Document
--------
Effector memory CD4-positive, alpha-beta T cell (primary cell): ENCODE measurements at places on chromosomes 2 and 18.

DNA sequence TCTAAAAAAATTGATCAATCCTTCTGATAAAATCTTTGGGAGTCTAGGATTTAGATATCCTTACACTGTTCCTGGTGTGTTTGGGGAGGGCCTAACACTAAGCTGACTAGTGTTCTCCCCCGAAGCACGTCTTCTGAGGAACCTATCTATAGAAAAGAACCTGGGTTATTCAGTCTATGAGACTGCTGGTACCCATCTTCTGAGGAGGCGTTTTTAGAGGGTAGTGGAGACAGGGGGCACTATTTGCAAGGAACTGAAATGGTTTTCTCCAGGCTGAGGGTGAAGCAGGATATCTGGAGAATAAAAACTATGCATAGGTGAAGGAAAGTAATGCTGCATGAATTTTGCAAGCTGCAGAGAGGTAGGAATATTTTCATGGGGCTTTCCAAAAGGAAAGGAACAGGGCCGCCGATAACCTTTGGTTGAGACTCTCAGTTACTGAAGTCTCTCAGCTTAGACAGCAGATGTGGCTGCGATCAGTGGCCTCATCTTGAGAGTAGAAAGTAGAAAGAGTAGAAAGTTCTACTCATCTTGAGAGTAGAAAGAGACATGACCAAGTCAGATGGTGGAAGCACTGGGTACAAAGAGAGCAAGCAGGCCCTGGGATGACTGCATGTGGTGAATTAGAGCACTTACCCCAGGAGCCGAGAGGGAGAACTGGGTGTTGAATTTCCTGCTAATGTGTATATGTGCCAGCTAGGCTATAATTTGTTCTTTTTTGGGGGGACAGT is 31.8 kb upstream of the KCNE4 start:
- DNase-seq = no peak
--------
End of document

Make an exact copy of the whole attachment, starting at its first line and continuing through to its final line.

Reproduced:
Effector memory CD4-positive, alpha-beta T cell (primary cell): ENCODE measurements at places on chromosomes 2 and 18.

DNA sequence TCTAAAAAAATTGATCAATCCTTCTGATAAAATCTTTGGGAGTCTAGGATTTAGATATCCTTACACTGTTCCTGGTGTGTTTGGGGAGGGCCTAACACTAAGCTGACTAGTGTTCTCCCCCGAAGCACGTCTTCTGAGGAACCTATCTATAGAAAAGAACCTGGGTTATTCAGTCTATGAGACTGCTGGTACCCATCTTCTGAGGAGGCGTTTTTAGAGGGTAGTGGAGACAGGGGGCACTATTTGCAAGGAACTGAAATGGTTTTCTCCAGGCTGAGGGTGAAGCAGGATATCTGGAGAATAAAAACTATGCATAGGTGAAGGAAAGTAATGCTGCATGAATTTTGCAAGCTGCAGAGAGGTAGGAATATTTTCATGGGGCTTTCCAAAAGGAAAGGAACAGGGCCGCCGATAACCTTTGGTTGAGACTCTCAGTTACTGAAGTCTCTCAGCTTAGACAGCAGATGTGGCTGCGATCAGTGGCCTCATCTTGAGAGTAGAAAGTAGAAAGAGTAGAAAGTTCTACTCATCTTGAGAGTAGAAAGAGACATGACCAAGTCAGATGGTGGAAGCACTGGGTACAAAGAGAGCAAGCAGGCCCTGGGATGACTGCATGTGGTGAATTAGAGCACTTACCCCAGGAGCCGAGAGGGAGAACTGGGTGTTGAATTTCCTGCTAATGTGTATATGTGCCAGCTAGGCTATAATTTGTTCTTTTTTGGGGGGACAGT is 31.8 kb upstream of the KCNE4 start:
- DNase-seq = no peak